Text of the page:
Eden, part 3, or we go to Penfolds

After our Henschke tour, we headed to Penfolds Magill Estate.  The table is massive, as we were joined by the West Coast group.

Penfolds was founded by an English doctor, born in 1811 and the youngest of 11 children. In 1844, he and his wife Mary purchased the Magill Estate, "comprising 500 acres of the choicest land". Mary was responsible for the early management and winemaking at the estate. The early wines, made from Grenache, were prescribed as tonic wines for anemic patients.

The Penfolds slogan “1844 to evermore” stems from its original purpose as a perscribed tonic.

We tasted through several different lines that Penfolds offers, with varietals ranging from Chardonnay to Pinot Noir to Cabernet Sauvignon to Syrah.  A catalogue from 1889 lists wines from the Grange and Magill vineyards as Mataro, Grenache, Constantia, Grange Port, Frontignac, Grange Tawny, Pedro Ximenes, Tokay, Madeira, Grange Sherry and Muscadine. The catalogue adds, “We have also light red and white dinner wines of claret and riesling types, suitable for use in Clubs.”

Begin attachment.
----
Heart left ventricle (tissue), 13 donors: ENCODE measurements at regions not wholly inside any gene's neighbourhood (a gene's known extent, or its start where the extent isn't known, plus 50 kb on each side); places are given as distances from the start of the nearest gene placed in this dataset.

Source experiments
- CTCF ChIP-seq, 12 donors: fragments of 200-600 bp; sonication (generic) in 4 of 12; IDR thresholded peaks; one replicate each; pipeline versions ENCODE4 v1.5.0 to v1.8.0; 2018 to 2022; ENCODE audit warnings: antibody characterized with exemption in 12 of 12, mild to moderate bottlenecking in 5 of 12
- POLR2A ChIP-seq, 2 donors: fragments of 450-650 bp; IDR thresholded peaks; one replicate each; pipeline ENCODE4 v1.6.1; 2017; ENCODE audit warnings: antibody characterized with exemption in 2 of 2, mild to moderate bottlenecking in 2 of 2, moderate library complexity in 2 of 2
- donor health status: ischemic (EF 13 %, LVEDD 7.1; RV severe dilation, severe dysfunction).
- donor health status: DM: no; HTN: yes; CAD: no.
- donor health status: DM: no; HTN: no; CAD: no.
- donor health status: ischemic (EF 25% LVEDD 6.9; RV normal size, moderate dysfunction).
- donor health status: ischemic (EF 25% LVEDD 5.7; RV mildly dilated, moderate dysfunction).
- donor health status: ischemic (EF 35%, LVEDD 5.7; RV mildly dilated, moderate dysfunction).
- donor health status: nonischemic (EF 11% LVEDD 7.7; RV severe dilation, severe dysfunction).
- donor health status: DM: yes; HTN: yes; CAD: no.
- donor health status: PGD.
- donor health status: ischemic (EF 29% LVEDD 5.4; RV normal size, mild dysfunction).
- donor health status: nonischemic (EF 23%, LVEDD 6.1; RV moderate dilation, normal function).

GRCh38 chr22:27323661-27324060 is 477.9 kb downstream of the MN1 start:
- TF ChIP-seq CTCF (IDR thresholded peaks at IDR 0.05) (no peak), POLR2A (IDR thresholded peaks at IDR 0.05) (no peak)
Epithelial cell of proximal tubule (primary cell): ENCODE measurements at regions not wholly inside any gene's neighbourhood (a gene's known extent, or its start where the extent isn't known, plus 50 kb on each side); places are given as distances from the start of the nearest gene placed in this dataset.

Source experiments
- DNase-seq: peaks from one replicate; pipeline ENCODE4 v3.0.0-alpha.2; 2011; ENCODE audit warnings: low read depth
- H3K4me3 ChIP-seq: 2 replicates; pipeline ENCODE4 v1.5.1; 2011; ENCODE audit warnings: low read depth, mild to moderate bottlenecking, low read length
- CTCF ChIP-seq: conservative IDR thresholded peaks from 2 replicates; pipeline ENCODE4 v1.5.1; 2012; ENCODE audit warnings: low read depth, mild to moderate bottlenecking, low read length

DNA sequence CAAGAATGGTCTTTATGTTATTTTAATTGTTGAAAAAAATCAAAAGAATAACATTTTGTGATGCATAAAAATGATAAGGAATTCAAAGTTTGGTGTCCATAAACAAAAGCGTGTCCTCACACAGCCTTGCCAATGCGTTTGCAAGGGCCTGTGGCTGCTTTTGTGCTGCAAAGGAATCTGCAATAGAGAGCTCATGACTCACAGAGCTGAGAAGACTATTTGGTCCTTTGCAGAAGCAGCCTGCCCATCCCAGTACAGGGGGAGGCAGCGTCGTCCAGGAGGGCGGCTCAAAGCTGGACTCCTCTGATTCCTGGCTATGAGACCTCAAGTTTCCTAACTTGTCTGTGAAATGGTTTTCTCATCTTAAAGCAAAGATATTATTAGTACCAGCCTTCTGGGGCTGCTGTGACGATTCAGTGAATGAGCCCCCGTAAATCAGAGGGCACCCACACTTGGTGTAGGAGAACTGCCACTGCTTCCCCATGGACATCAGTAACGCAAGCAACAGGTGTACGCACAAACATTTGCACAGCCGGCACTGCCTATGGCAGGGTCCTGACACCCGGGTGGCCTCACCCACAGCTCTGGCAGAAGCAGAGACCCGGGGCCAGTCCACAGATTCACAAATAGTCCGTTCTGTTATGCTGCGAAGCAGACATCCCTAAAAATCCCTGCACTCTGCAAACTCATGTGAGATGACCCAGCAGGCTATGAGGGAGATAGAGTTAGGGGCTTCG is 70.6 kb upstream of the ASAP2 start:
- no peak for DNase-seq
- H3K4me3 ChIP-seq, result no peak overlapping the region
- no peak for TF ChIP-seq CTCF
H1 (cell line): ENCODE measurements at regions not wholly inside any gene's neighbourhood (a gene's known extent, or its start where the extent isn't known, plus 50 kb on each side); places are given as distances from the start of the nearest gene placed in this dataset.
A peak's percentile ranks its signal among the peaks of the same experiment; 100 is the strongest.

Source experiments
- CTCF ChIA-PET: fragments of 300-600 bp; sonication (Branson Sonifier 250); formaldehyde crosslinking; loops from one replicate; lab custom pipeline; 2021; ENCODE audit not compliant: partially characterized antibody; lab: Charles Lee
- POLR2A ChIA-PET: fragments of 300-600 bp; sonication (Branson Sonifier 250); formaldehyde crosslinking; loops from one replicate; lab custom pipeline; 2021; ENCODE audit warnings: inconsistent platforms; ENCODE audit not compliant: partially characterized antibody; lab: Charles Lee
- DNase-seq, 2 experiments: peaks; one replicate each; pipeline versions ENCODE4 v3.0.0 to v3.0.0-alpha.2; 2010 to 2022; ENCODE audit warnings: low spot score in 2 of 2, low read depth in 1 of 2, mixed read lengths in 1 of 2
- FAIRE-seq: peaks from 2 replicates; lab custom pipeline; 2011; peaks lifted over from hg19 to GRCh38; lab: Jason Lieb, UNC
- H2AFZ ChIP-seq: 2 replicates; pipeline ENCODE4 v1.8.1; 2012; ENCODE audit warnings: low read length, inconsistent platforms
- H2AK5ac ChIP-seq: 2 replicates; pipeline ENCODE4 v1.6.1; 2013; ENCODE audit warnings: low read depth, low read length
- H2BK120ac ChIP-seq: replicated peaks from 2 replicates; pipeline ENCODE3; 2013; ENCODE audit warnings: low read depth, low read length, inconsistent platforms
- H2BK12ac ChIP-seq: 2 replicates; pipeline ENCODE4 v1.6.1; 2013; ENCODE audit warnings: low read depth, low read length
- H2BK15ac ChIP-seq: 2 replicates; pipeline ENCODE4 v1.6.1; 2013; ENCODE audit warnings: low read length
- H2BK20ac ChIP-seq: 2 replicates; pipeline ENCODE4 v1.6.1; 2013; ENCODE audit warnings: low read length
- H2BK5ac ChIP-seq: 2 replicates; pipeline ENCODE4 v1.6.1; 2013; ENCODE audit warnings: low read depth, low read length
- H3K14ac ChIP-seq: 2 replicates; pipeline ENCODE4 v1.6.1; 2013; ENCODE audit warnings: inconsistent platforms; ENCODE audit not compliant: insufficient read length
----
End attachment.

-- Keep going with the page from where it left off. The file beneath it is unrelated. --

I have no idea what the Penfolds website means by Clubs, but sounds like fun.

Peter Gago, Chief Winemaker since 2002, walked us through the tasting. A conversation about closures came up at almost every tasting we attended on the trip. Peter had one of the best answers about corks vs. screwcaps, saying that we have yet to discover the best closure, and that we shouldn't stop with screw tops. It's worth reading about the "re-corking clinics" on the Penfolds website.

We did have the opportunity to sample the 2006 Grange, arguably Australia’s most famous wine.  Peter was bullish on the 2006 vintage.  Peak drinking time is between 2012-2046.  He described it as, “Very Penfolds, very Barossa, very Grange!”

Grange was first bottled in the 1950s. Check out the awesome, original labels.

After our tasting, we went on a tour of the estate.

Helen Keller visited the famed estate, and was able to guess, within a few thousand liters, what the barrel in this picture would hold.

This poster also caught my eye.  Unfortunately, it didn’t have a date stamp.

Rule #3 dictates that whistling and singing on the premises is strictly prohibited.

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